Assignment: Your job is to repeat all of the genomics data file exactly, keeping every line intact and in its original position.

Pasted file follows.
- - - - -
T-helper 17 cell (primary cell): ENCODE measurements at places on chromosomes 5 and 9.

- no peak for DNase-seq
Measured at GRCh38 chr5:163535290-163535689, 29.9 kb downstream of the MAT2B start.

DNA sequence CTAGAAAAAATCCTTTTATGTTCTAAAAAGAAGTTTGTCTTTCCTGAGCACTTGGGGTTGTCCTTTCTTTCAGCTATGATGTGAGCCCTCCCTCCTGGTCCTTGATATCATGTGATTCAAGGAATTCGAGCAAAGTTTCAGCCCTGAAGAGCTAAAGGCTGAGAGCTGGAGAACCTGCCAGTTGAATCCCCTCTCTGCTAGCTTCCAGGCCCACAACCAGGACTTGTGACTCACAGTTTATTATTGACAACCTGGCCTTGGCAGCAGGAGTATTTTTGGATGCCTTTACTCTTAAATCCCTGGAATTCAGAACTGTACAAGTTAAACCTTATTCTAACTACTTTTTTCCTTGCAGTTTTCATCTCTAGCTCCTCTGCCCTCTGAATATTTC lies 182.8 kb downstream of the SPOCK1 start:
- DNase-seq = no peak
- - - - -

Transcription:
T-helper 17 cell (primary cell): ENCODE measurements at places on chromosomes 5 and 9.

- no peak for DNase-seq
Measured at GRCh38 chr5:163535290-163535689, 29.9 kb downstream of the MAT2B start.

DNA sequence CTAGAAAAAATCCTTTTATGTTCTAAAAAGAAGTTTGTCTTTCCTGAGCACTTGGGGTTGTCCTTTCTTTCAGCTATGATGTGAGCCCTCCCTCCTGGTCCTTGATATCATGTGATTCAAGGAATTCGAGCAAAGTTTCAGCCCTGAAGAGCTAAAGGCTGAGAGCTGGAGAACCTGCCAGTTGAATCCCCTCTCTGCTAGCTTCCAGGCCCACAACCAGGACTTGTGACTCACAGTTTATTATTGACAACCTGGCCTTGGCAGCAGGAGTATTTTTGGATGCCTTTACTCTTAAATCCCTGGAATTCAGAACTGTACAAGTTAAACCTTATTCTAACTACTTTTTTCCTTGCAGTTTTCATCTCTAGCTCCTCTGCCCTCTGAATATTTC lies 182.8 kb downstream of the SPOCK1 start:
- DNase-seq = no peak